Belief in streaks—known as a hot (or cold) hand in sports—is a common element in human decision making. In three video-based experiments, we investigated the belief–behavior relationship and how allocation decisions in volleyball are affected by the expertise of participants measured in years of experience. The participants watched video sequences of two volleyball players in which the base rates of these players were kept constant. In addition, one player showed a hot hand (or cold hand), which was manipulated by length and perfection. Results showed that participants of different expertise levels were sensitive to all kinds of streaks, allocated more/less balls to the hot/cold player and reported strong beliefs in the hot or the cold hand. Developing tactics can benefit from this line of research.
who only show up when the team is on a winning streak or when the best opponent comes to town. Rather, most attention should be given to educating and enticing new fans, while “activating the affinity” that casual fans have for the team (p. 49). Chapters 3–6 delve into this idea by also criticizing
Nancy E. Spencer
,” that can be “worn loose or pulled tight, bound by a casual length of string or secured with a mass-produced elastic” (p. 1). Admittedly, I did not grasp the ubiquity of the ponytail until I read a footnote in which Schultz referred to Sherrow’s ( 2006 ) description of Chris Evert’s “sun-streaked, dark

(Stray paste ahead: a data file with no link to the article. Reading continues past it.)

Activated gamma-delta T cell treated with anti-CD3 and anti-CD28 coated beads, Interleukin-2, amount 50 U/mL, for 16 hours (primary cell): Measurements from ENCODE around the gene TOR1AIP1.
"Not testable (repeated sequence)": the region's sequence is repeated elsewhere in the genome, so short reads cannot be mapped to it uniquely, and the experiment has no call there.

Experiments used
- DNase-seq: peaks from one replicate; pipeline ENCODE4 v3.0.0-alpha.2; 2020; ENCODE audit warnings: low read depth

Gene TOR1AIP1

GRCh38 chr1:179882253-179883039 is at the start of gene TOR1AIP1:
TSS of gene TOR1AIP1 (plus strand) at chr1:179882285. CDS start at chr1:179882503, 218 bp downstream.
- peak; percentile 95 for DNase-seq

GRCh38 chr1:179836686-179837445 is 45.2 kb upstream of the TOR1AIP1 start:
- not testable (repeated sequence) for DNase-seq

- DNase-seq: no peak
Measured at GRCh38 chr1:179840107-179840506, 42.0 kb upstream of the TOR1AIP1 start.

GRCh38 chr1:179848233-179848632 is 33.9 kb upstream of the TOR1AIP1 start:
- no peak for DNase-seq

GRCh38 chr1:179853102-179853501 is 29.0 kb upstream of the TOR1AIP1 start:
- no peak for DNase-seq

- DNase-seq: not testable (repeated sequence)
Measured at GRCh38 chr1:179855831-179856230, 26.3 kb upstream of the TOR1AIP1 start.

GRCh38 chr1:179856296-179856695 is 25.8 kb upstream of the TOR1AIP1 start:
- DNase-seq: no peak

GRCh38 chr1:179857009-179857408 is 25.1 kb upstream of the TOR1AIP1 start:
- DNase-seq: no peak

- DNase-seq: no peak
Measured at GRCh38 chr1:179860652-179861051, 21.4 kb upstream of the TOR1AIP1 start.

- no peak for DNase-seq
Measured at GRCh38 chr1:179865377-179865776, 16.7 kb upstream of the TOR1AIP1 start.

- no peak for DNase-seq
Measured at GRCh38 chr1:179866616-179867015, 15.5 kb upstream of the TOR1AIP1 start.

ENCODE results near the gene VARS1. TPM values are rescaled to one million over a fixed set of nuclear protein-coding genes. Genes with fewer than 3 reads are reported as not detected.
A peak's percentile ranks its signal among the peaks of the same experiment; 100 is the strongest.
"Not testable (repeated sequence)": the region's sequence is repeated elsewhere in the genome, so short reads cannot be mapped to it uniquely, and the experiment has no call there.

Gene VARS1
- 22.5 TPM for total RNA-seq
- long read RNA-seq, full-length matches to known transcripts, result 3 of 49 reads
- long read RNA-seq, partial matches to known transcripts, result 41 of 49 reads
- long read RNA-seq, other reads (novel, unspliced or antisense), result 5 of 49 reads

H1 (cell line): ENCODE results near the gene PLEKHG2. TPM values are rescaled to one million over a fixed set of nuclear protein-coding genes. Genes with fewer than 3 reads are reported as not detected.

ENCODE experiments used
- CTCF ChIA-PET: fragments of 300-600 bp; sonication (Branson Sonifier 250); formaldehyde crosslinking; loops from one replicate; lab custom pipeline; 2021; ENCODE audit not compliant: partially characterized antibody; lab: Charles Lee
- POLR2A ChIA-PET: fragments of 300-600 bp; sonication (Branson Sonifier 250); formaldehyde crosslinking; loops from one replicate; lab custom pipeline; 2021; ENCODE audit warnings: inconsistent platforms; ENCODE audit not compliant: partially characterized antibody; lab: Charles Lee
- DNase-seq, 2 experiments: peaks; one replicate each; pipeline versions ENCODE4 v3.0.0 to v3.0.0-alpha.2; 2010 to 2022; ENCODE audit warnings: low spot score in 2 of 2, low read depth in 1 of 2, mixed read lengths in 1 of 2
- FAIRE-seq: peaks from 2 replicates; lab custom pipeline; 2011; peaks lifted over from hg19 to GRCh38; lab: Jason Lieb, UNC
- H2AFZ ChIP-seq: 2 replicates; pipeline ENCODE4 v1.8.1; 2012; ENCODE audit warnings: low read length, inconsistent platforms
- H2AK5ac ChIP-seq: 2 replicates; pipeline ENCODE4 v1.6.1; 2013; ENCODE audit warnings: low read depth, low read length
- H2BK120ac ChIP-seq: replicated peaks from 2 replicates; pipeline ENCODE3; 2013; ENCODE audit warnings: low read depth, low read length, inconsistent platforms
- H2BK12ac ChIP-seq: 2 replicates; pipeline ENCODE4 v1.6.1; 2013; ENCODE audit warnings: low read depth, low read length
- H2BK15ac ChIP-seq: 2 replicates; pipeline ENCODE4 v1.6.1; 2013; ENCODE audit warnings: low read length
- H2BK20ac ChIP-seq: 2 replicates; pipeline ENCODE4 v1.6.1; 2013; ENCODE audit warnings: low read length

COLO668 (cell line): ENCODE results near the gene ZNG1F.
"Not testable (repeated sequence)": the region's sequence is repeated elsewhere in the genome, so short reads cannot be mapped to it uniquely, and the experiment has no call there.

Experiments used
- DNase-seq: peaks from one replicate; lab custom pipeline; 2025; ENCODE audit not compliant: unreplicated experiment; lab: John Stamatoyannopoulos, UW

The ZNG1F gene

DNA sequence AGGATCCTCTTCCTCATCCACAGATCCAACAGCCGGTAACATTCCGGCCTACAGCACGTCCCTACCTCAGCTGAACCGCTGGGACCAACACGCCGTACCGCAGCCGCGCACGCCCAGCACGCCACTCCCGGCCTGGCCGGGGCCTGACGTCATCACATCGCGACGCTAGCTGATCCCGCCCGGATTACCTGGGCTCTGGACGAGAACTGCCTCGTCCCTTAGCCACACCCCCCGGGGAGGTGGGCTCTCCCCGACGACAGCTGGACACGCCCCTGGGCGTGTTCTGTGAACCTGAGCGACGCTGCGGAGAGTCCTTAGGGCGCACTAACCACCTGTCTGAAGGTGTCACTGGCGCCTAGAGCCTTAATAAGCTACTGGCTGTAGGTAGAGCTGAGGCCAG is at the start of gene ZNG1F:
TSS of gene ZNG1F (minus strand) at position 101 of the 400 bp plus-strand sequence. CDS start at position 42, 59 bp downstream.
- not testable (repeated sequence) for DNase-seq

Steve Swanson and Samuel Y. Todd
frustrated because of what appeared to be a lack of effort by some of the players during a recent losing streak. She told Maria, “They just look like they’re feeling sorry for themselves. Maybe we should require them to engage with this homeless initiative so they realize how fortunate they really are.” Deep
Sebastian Altfeld, Paul Schaffran, Jens Kleinert and Michael Kellmann
meet these requirements. For example, if the work situation does not allow coaches to make their own decisions (e.g., no or little influence on buying players, additional tasks) or if coaches perceive situations as uncontrollable (e.g., losing streak), a stress state occurs that might have an
Colin G. Pennington, Matthew D. Curtner-Smith and Stefanie A. Wind
bearded for the MAL and gray streaks were added to his hair and beard. In the MAL, the first author wore apparel more commonly associated with older physical education teachers (i.e., a long-sleeved collared shirt, khaki trousers, and tennis shoes). Figure 1 —Instructor appearance in the YAL (left